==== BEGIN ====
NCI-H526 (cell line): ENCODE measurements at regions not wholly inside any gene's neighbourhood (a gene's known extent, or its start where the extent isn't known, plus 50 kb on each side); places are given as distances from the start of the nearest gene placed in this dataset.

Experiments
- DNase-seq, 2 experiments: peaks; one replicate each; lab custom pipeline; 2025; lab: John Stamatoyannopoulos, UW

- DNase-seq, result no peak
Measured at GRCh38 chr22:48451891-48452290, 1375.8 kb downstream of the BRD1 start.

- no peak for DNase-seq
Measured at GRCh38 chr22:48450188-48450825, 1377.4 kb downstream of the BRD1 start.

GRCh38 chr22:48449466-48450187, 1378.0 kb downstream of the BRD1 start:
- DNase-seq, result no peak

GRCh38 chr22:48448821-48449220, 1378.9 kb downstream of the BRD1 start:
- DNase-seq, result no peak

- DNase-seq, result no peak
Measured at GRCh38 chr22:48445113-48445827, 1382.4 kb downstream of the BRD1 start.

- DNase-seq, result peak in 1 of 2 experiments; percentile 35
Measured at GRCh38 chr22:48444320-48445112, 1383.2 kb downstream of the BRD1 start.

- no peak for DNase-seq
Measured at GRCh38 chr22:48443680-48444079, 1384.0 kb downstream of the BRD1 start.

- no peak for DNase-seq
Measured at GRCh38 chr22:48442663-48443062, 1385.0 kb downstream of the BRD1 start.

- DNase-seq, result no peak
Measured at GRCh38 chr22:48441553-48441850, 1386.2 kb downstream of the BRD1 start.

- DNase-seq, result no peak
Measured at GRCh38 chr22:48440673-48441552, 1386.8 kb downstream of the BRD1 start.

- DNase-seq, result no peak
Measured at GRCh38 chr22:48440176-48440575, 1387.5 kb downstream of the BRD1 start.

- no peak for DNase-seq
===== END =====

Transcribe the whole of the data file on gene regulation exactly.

NCI-H526 (cell line): ENCODE measurements at regions not wholly inside any gene's neighbourhood (a gene's known extent, or its start where the extent isn't known, plus 50 kb on each side); places are given as distances from the start of the nearest gene placed in this dataset.

Experiments
- DNase-seq, 2 experiments: peaks; one replicate each; lab custom pipeline; 2025; lab: John Stamatoyannopoulos, UW

- DNase-seq, result no peak
Measured at GRCh38 chr22:48451891-48452290, 1375.8 kb downstream of the BRD1 start.

- no peak for DNase-seq
Measured at GRCh38 chr22:48450188-48450825, 1377.4 kb downstream of the BRD1 start.

GRCh38 chr22:48449466-48450187, 1378.0 kb downstream of the BRD1 start:
- DNase-seq, result no peak

GRCh38 chr22:48448821-48449220, 1378.9 kb downstream of the BRD1 start:
- DNase-seq, result no peak

- DNase-seq, result no peak
Measured at GRCh38 chr22:48445113-48445827, 1382.4 kb downstream of the BRD1 start.

- DNase-seq, result peak in 1 of 2 experiments; percentile 35
Measured at GRCh38 chr22:48444320-48445112, 1383.2 kb downstream of the BRD1 start.

- no peak for DNase-seq
Measured at GRCh38 chr22:48443680-48444079, 1384.0 kb downstream of the BRD1 start.

- no peak for DNase-seq
Measured at GRCh38 chr22:48442663-48443062, 1385.0 kb downstream of the BRD1 start.

- DNase-seq, result no peak
Measured at GRCh38 chr22:48441553-48441850, 1386.2 kb downstream of the BRD1 start.

- DNase-seq, result no peak
Measured at GRCh38 chr22:48440673-48441552, 1386.8 kb downstream of the BRD1 start.

- DNase-seq, result no peak
Measured at GRCh38 chr22:48440176-48440575, 1387.5 kb downstream of the BRD1 start.

- no peak for DNase-seq